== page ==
Let's get physical
Why the automotive industry needs new tools for design and development.
Physics-based modelling - or physical modelling - and simulation have become an essential part of the automotive design process.
Powerful mathematical modelling tools and the accurate prediction of the behaviour of engineering systems can save millions of dollars in the prototyping and production stages of a product. This has motivated many companies to invest heavily in model-based design and simulation tools.
The number of controllers in vehicle systems has also dramatically increased over the last 20 years: from power-train management through to modern cars, which can have more than 20 controllers. This has driven the use of physical modelling tools for accurate plant characterisation, which is usually the first stage in control system development, and typically the most time-consuming.
It is becoming apparent that existing modelling tools fall short of what is required to do this effectively. If we consider the history of engineering modelling and simulation, we see that the block-diagram approach employed by tools like Simulink from MathWorks has changed little in over 50 years.
The signal-flow paradigm it uses is a legacy from the days of the analogue computer. Busy engineers are now finding this approach for physical modelling is onerous because of the effort required to manually prepare the model for representation as
a block diagram.
It is also computationally weak in certain respects, such as poor handling of algebraic loops. For a powerful illustration of these limitations, just ask a Simulink user to try entering an electric circuit.
But the issues are not restricted to electric circuits. What if you want to connect that circuit to an electric motor, which is in turn connected to a transmission and drive train, including pneumatic tyres, so that the effect of a change to the circuit on the dynamic behaviour of a vehicle can be determined?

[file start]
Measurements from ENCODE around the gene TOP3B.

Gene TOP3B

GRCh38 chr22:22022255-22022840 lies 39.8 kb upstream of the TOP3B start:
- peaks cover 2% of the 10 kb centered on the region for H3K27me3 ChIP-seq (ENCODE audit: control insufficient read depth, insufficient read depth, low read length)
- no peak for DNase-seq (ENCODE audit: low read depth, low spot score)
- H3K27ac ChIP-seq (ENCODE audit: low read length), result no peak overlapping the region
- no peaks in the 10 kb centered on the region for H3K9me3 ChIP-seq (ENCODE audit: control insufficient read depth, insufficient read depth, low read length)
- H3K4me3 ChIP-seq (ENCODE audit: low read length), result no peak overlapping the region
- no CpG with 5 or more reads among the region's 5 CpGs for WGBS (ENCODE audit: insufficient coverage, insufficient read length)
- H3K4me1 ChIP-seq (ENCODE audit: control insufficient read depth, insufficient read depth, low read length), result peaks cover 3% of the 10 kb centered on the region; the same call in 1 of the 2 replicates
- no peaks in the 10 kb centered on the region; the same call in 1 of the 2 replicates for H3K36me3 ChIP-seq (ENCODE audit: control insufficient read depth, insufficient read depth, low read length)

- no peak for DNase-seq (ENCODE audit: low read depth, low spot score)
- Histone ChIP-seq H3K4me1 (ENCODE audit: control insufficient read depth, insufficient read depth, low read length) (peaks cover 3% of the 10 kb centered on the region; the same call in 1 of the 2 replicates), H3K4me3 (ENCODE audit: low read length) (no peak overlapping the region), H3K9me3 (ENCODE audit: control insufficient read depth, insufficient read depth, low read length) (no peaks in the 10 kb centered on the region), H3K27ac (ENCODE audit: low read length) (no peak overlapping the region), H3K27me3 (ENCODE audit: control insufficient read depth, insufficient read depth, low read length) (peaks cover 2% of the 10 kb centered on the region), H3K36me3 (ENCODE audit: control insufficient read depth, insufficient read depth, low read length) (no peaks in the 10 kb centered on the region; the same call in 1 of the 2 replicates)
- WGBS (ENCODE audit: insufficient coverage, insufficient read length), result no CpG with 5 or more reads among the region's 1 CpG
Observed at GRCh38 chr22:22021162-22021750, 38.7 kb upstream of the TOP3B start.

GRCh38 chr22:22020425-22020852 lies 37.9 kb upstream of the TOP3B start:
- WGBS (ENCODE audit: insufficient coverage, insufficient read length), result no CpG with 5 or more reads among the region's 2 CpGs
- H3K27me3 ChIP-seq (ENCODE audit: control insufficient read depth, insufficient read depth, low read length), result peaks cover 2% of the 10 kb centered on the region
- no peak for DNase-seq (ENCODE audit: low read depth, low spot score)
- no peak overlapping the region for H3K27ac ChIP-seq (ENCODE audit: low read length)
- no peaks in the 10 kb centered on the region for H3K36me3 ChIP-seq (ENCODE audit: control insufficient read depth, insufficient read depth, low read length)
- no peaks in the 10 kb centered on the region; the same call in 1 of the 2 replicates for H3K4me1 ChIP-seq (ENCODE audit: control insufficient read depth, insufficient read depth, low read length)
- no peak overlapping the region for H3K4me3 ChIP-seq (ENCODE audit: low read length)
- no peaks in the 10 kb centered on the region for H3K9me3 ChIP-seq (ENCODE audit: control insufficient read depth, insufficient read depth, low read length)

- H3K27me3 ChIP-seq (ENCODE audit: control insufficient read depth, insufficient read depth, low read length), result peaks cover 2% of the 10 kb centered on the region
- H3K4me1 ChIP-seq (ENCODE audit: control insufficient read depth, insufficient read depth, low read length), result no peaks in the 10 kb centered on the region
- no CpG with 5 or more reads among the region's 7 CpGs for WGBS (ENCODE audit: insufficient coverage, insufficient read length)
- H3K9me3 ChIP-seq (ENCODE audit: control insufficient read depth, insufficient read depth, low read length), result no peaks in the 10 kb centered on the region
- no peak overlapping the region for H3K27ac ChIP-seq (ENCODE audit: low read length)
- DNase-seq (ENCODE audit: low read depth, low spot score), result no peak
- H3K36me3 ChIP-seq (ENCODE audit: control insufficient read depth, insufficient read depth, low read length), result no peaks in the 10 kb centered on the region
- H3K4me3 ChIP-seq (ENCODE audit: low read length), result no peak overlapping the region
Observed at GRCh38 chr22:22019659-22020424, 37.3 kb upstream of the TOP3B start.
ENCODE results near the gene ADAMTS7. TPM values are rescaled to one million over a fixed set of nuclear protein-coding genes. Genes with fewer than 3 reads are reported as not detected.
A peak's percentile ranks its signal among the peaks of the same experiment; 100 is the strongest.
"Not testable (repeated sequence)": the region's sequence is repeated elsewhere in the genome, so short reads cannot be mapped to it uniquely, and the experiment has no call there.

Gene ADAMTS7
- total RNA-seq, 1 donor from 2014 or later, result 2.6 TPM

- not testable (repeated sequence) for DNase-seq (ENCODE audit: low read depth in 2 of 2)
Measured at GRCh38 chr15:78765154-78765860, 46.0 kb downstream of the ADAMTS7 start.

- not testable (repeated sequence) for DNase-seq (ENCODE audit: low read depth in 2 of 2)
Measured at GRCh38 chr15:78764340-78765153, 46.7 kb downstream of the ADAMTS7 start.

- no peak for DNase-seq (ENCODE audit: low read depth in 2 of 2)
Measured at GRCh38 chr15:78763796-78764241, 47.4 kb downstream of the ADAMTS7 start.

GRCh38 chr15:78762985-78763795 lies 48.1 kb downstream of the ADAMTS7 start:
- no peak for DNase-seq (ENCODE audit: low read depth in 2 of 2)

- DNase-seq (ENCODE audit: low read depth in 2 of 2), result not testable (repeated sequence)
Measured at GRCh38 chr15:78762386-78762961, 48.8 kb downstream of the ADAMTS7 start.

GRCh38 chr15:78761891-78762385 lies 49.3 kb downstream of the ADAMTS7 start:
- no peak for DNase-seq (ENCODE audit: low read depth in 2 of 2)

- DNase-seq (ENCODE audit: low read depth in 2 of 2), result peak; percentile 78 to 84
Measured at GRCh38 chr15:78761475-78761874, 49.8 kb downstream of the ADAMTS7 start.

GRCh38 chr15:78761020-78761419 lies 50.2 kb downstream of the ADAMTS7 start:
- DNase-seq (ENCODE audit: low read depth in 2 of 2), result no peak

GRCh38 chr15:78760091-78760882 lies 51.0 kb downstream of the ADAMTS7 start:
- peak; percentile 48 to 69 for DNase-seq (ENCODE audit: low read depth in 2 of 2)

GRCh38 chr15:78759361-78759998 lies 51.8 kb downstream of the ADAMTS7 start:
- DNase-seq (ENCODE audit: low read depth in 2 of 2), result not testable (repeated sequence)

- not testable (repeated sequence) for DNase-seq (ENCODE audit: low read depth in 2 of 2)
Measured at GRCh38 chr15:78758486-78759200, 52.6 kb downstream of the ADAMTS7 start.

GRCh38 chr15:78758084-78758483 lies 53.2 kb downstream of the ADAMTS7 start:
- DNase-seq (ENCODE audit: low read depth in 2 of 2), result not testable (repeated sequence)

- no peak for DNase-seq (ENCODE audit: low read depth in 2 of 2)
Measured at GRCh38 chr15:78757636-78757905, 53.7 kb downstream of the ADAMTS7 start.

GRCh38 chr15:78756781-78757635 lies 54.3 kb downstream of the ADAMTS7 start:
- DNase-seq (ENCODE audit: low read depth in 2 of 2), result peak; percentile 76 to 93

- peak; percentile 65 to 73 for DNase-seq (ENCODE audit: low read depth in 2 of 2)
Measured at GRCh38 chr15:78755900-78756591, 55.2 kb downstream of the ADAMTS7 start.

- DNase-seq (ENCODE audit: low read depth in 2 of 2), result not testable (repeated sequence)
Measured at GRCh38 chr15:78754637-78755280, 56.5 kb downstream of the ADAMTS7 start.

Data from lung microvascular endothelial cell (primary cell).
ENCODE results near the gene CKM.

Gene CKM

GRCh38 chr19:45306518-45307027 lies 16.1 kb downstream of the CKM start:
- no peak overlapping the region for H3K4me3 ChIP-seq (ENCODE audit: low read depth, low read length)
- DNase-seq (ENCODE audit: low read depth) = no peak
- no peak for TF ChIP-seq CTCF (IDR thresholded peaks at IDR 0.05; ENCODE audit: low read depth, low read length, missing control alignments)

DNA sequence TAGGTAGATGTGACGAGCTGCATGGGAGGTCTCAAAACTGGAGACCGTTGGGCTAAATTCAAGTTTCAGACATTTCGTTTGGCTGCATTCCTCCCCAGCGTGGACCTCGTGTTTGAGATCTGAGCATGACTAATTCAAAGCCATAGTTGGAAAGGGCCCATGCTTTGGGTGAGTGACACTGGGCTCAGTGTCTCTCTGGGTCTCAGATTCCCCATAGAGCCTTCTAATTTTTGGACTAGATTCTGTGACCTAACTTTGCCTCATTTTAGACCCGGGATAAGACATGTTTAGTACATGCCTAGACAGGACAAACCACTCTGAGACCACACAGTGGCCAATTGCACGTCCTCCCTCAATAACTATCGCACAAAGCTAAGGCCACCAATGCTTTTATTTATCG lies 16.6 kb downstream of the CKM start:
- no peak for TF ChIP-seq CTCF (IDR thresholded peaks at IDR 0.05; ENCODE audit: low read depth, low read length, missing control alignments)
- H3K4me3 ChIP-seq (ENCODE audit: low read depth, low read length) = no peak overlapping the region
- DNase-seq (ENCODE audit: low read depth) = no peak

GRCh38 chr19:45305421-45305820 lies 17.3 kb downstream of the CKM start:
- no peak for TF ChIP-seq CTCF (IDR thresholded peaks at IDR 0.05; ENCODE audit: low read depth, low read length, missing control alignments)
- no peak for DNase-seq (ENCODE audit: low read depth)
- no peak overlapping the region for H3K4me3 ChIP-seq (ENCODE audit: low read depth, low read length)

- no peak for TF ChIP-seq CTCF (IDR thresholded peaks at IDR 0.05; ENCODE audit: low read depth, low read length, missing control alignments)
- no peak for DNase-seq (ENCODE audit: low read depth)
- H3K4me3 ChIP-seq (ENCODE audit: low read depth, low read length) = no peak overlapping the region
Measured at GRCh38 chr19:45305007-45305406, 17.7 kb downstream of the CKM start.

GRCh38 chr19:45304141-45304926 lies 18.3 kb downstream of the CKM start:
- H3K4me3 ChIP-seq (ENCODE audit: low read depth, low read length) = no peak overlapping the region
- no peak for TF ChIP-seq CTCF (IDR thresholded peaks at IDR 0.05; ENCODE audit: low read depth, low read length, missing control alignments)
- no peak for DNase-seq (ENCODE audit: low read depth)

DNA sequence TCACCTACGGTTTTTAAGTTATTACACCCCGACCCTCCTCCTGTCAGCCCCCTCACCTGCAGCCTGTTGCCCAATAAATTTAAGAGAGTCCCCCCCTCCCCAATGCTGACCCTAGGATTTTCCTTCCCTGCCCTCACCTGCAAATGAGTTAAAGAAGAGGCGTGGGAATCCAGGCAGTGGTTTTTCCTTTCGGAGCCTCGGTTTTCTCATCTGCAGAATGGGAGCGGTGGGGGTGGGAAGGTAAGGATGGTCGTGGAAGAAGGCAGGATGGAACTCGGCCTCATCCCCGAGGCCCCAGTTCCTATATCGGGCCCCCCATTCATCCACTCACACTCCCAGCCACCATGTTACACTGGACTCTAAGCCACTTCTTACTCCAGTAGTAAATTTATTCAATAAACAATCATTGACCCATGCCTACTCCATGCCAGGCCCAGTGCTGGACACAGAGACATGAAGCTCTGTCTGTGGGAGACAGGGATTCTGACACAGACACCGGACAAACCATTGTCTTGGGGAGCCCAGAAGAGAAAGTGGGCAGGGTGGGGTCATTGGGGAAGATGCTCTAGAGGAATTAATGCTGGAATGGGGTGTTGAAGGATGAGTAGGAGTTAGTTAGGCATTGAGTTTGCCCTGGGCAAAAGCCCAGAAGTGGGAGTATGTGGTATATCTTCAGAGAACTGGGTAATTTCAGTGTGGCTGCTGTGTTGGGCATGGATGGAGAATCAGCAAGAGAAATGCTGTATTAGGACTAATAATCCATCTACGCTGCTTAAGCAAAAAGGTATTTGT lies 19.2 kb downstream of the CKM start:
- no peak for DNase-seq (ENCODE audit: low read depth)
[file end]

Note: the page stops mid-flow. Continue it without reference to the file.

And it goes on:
Creating physical models over multiple domains is notoriously difficult, but the challenges of automotive development demand the inclusion of many different domains, including hydraulics, thermal, gas-flow and chemical reactions. This will only increase the complexity of physical models to the point where traditional tools are woefully inadequate.
The good news is that a new approach to physical modelling is beginning to emerge. This uses an object-oriented representation that lends itself to very easy definition of the system model by graphically describing its topology: simply put, how components relate to each other by connecting them together, without having to worry about how signals flow between them. For example, an electric circuit looks like an electric circuit on the computer screen.
To introduce a little jargon, this topological approach to model definition is called 'acausal' and lifts many of the restrictions imposed by the signal-flow, or 'causal', approach. This has made the mathematical formulation of system models very easy but it has introduced a different class of mathematical model: differential algebraic equations (DAEs). These are systems of ordinary differential equations with algebraic equations that are given by added physical constraints in the system.
The development of generalised solvers for complex DAEs is the subject of a great deal of research and it is acknowledged by leaders in the field that symbolic computation will play a major role. For this reason, Maplesoft is actively engaged in developing solvers that incorporate leading-edge symbolic and numeric techniques for solving high-index DAEs.